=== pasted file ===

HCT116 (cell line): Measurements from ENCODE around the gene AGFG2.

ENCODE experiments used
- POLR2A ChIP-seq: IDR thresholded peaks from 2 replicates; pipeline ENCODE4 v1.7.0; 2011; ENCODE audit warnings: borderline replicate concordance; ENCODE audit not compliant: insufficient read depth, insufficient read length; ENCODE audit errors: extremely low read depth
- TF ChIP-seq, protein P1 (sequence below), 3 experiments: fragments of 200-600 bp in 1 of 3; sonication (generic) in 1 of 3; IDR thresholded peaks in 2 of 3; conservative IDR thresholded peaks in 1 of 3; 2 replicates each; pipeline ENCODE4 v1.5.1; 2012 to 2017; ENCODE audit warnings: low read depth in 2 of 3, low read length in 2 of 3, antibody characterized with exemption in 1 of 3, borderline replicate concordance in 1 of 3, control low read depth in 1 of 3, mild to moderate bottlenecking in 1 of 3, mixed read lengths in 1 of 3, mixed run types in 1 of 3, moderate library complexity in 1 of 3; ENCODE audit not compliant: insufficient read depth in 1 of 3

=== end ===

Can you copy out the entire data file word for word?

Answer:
HCT116 (cell line): Measurements from ENCODE around the gene AGFG2.

ENCODE experiments used
- POLR2A ChIP-seq: IDR thresholded peaks from 2 replicates; pipeline ENCODE4 v1.7.0; 2011; ENCODE audit warnings: borderline replicate concordance; ENCODE audit not compliant: insufficient read depth, insufficient read length; ENCODE audit errors: extremely low read depth
- TF ChIP-seq, protein P1 (sequence below), 3 experiments: fragments of 200-600 bp in 1 of 3; sonication (generic) in 1 of 3; IDR thresholded peaks in 2 of 3; conservative IDR thresholded peaks in 1 of 3; 2 replicates each; pipeline ENCODE4 v1.5.1; 2012 to 2017; ENCODE audit warnings: low read depth in 2 of 3, low read length in 2 of 3, antibody characterized with exemption in 1 of 3, borderline replicate concordance in 1 of 3, control low read depth in 1 of 3, mild to moderate bottlenecking in 1 of 3, mixed read lengths in 1 of 3, mixed run types in 1 of 3, moderate library complexity in 1 of 3; ENCODE audit not compliant: insufficient read depth in 1 of 3